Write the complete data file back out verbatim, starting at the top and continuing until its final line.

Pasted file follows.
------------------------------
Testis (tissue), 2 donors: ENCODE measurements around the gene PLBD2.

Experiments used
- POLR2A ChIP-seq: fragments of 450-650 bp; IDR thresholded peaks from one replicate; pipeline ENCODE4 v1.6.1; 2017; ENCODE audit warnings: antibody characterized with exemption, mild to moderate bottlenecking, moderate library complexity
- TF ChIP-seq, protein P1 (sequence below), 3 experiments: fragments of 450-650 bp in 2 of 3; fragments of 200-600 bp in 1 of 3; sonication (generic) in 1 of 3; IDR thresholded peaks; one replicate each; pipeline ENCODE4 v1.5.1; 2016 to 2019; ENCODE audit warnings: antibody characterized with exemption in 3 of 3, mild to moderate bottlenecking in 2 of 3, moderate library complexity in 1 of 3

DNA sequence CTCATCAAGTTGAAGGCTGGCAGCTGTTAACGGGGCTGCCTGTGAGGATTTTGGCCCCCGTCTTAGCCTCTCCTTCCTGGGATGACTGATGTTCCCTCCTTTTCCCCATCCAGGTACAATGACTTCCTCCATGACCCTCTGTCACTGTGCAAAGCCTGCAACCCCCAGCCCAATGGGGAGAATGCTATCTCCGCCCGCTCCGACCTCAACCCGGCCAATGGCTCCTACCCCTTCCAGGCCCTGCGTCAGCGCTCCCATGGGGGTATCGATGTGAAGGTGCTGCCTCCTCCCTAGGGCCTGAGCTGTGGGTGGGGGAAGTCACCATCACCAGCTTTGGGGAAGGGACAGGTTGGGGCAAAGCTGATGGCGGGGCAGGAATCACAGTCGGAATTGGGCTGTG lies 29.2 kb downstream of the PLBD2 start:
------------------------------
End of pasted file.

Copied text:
Testis (tissue), 2 donors: ENCODE measurements around the gene PLBD2.

Experiments used
- POLR2A ChIP-seq: fragments of 450-650 bp; IDR thresholded peaks from one replicate; pipeline ENCODE4 v1.6.1; 2017; ENCODE audit warnings: antibody characterized with exemption, mild to moderate bottlenecking, moderate library complexity
- TF ChIP-seq, protein P1 (sequence below), 3 experiments: fragments of 450-650 bp in 2 of 3; fragments of 200-600 bp in 1 of 3; sonication (generic) in 1 of 3; IDR thresholded peaks; one replicate each; pipeline ENCODE4 v1.5.1; 2016 to 2019; ENCODE audit warnings: antibody characterized with exemption in 3 of 3, mild to moderate bottlenecking in 2 of 3, moderate library complexity in 1 of 3

DNA sequence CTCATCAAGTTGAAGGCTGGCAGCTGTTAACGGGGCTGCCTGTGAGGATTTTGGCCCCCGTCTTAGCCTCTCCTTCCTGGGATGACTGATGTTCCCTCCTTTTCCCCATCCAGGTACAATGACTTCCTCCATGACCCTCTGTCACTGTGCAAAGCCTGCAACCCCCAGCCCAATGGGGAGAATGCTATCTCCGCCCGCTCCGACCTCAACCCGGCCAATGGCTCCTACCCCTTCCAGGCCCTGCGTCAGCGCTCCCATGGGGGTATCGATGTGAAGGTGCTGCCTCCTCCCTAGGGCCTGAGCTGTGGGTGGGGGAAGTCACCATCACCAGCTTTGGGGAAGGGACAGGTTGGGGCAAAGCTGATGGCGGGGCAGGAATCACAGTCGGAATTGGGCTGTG lies 29.2 kb downstream of the PLBD2 start: